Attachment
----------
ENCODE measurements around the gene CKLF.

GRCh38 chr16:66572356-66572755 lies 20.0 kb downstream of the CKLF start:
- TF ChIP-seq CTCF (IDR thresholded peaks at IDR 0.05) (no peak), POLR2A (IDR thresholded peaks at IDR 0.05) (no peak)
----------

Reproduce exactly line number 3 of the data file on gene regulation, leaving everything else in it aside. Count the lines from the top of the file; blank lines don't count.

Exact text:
- TF ChIP-seq CTCF (IDR thresholded peaks at IDR 0.05) (no peak), POLR2A (IDR thresholded peaks at IDR 0.05) (no peak)